Monday, November 7, 2011

Just Do It...Or Take a Class First?

How many of you writers out there have taken one writing course after another in order to learn how to write (or write better)? Or who went to college for a degree in writing?

I'm curious to know who out there has learned through formal courses and who, like me, is mostly self-taught. I've taken one creative writing college course (which focused primarily on writing poems, thanks to an instructor who had a PhD in poetry and no real love of prose), but everything I've learned has been through trial and error.

I ask because, as a self-taught writer, I see what I think is a strange phenomenon in this industry: writers who compartmentalize.

Now, by that I mean that I am often amazed when I hear of other writers asking for information on one very specific and often narrow category in the writing process. These people gather grundles of information from other writers in order to study this very narrow category before they attempt it on their own.

I know there is nothing wrong with this--it's probably a great way to learn--but I taught myself to write. I didn't use textbooks. I didn't study the writing process.

I just did it.

And then I did it again.

And again.

And again.

And again.

Sometimes I wonder if this more organic way of learning actually puts me at a disadvantage. Because I'll admit that sometimes writers talk and I'm at a loss. I have no idea what they are talking about. They talk about things I've never consciously studied or thought about, but some time during my organic self-teaching I must have picked up and perfected without knowing it. And I only know that because others who have read my writing tell me so. It's like carrying on a conversation with someone with a very thick accent. I should understand them but sometimes I have to ask them to slow down and explain themselves.

But other times I think I might be the lucky one. I do think outside the box, mostly because I never learned what the box was to begin with. I also trust myself more, because this whole writing thing really has been intuitive for me.

So, weigh in, folks. I want to hear your thoughts on this. Do you think your schooling (or lack of it) has helped or hurt your own writing process? And give some examples, please!


  1. A great topic, one I'll be watching. I'm an intuitive, organic writer. And like you I took one formal writing class-which was Poetry as well at the New chool in NYC. I began writing in first or second grade, bringing in my diary to read to the class and wrote my first short story at 11. (A fictionalized account of abuse I received as a child--blown to the outer limits-definitely cathartic) I've written poetry for most of my life and hosted Poetry readings.(I had to knowing I was a descendent of Arthur Henry Hallam--Lover of Tennyson. My recent ms is my longest commitment to paper. I'm presently looking for an agent (upper MG supernatural Mystery) And I've been digging into the second of this series. So. Well, I dunno...guess I'll see where this journey leads me. My life took a series of alternate routes in my education and I've lived life. I've always been told that to write--you must first Live and experience. I made sure of that and so did the Fates. :)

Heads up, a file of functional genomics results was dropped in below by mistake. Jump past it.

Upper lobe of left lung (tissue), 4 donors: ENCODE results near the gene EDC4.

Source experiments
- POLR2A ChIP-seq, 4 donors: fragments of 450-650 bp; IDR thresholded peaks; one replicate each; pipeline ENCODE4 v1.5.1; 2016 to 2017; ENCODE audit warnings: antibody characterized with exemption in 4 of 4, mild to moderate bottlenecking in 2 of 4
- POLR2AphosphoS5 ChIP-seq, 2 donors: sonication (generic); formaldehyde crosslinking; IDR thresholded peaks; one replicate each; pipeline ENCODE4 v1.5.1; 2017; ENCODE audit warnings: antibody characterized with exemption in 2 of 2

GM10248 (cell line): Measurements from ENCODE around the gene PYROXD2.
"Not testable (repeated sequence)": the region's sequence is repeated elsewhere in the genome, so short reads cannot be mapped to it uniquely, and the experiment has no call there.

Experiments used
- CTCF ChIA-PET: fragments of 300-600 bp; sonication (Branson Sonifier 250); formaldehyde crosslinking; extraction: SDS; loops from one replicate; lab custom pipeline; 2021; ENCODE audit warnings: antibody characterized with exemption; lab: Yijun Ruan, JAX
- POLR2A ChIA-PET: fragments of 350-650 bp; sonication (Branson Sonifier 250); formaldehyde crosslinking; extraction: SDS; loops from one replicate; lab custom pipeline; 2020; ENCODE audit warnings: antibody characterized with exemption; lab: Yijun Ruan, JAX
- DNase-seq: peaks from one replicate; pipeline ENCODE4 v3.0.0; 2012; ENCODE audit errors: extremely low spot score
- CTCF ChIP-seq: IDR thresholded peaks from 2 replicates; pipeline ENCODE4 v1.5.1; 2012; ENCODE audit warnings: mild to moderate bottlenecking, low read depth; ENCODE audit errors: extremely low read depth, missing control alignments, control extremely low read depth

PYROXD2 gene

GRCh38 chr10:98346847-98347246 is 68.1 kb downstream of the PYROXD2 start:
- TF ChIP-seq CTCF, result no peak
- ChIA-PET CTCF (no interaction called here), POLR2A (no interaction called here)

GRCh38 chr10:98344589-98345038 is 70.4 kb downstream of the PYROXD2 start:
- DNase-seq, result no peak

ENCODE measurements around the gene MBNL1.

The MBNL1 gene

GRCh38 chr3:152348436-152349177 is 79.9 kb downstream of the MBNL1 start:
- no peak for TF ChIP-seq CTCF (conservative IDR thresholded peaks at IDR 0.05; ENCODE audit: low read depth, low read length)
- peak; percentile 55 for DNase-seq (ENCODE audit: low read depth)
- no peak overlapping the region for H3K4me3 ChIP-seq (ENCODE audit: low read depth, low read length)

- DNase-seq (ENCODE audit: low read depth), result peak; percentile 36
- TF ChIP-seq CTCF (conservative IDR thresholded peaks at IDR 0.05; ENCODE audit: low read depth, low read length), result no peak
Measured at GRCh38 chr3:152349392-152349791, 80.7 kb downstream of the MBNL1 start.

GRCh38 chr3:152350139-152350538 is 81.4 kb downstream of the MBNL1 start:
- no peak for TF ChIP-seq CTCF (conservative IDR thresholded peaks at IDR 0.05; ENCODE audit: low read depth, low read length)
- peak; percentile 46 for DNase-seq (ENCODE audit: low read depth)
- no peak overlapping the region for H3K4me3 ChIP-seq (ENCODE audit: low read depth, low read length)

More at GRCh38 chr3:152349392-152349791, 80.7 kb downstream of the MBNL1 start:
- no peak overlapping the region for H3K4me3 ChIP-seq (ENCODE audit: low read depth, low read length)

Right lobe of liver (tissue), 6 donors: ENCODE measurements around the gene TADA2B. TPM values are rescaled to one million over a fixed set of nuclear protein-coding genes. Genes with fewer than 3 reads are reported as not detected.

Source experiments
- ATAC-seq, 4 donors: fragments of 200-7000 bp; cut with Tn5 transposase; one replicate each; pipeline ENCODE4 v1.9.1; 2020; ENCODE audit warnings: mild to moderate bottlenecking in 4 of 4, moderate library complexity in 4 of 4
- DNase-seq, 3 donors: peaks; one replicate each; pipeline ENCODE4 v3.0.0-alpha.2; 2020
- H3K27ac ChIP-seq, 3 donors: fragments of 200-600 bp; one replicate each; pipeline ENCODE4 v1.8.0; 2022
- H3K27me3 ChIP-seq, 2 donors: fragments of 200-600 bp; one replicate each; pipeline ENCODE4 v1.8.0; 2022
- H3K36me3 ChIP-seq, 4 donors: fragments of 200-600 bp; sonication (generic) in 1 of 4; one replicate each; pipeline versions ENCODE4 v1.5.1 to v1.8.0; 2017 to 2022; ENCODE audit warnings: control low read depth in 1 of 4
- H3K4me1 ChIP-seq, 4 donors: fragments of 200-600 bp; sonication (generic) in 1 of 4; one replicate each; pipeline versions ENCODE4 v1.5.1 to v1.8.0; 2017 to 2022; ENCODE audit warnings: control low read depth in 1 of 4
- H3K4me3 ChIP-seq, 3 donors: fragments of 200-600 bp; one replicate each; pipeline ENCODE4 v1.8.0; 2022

2. Thanks for commenting, Karen. Interesting that you had basically the same writing experience I did. I'm glad to know I'm not the only one out there making things up as I go along. ;)

    BTW, I did get an agent with my first novel (though we've now parted ways and I'm not ready to look for another just yet), so I know it's possible to still "make it" without any formal training. But it still fascinates me to think about "what if."

    Good luck with your agent search!

  3. I've learned to write both ways. I have a degree in writing and what I've learned maybe helps shortcut some of the process, but my experience writing is where most of the learning has occurred. I'm more of a hands-on learner. There's no substitute for practice. I've taken guitar for years, but not practiced regularly until recently, so I haven't progressed very far, on the other hand, without the lessons, I wouldn't have progressed much either because I would have floundered around trying to figure out how to play. I think the fastest way to learn is doing both, but it's possible to teach yourself. Taking classes and not writing much won't do much good though.

  4. Hmmm...I like your opinion on this, Alice. But mostly I like what you say about how there's no substitute for practice. I need to remind myself that when I find that I'm doing more thinking about writing than actual writing!